Ecological Allegory: Tourmaline, An Example

David Fonteyn


Allegories contain specific forms and techniques which define a text as an allegory. Furthermore, the reading of allegory as allegory differs markedly from contemporary reading practices. For example, there is a specific intention written into the text. The reader is required to determine that intention in order to uncover the allegory. That is, the reader’s freedom to interpret the text is constrained by the text’s allegorical devices. Furthermore, the text functions didactically to educate the reader in a certain way, and, through that education, transform the reader. This is the traditional function of allegory. I argue that Randolph Stow's novel, Tourmaline, is one such allegory. Furthermore, in Stow's novel, the allegorical mode is being used in order to educate the reader about an ecological worldview of land. The intention is to bring about a specific reader, one who through the reading of the allegory, develops what the philosopher, Freya Mathews, calls a “votive” relationship to land and the natural environment. As such, allegory is a literary mode in which Australian writers such as Stow and their reading publics are engaging in environmental politics.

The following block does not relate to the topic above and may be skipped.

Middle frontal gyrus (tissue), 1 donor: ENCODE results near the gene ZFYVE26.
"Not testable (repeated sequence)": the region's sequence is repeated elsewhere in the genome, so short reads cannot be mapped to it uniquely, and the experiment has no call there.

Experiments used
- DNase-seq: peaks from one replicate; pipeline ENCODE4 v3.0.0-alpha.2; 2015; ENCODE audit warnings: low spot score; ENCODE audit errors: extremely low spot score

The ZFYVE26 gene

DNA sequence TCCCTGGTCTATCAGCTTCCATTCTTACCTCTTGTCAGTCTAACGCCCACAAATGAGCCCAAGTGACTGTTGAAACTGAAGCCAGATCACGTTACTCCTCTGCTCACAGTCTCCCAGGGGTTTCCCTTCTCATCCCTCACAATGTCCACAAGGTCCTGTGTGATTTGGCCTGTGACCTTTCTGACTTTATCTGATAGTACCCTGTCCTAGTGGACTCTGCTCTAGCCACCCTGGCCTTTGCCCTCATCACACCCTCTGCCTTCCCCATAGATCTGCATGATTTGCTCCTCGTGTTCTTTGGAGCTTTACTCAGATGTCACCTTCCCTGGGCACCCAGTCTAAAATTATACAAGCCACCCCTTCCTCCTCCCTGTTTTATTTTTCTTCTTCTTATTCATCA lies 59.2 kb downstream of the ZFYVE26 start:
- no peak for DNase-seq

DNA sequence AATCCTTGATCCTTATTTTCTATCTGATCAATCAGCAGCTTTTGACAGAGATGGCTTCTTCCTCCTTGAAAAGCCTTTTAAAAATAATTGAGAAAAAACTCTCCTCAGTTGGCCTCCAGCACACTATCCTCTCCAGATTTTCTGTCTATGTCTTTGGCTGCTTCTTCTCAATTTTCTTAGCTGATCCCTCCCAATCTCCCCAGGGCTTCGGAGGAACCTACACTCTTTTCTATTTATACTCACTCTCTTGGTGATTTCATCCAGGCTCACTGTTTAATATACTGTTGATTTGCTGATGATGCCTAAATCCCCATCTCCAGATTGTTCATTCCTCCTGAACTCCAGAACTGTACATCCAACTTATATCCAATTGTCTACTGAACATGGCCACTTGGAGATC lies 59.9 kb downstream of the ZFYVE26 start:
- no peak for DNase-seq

Randolph Stow; Tourmaline; Ecocriticism; Allegory; Ecology; Panpsychism

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